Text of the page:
MASSDEVICE ON CALL — Makers of durable medical equipment have had to shift their manufacturing parameters in recent years in order to accommodate the ever-growing rates of obesity in the U.S.
It’s sometimes a "heartbreaking" situation for patients, but it’s also a potentially lucrative opportunity for device makers and clinicians. Clinics generally pay a premium for bigger devices, but the technology has become a medical necessity.
"It’s very lucrative," Wesley Medical Center bariatric program coordinator Amanda Page told the Wichita Eagle. "If places aren’t making changes to accommodate the population, then they’re making a mistake. Right now, that’s the shift."
Rooms, machines and equipment such as wheelchairs have had to be revised to fit larger patients, sometimes representing a bit of an engineering puzzle in balancing the size of the machine against the available room in healthcare facilities.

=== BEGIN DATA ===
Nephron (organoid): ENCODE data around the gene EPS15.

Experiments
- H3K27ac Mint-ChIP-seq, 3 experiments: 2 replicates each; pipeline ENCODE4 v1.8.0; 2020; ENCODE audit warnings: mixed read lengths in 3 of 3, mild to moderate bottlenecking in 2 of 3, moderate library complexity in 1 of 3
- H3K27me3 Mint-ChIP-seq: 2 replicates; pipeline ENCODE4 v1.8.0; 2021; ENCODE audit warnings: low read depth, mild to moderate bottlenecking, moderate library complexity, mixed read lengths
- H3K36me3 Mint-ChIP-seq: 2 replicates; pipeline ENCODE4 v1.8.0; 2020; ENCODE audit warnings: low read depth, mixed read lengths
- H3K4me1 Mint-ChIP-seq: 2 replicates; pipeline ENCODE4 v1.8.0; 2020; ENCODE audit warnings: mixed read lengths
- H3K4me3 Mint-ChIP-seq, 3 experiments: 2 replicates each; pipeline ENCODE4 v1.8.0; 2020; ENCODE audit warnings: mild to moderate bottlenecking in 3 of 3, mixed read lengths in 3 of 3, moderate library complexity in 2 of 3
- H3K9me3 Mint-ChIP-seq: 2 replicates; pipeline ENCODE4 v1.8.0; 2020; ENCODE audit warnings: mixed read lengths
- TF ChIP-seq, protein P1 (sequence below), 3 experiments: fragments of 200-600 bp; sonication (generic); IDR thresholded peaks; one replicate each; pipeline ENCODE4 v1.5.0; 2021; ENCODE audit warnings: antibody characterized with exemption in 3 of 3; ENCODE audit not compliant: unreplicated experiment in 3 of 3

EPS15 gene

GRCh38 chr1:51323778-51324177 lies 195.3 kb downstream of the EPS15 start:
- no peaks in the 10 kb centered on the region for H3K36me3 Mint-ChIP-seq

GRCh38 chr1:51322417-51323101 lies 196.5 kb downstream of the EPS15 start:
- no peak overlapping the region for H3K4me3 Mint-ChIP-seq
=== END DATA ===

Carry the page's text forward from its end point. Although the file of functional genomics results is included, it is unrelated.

The trend is one that healthcare analysts don’t see slowing down. Medical device group purchasing organization Novation’s recent survey of its member facilities found that 38% had reported a "slight increase" in admissions of morbidly obese patients and 75% have emergency facilities equipped to handle plus-sized patients.
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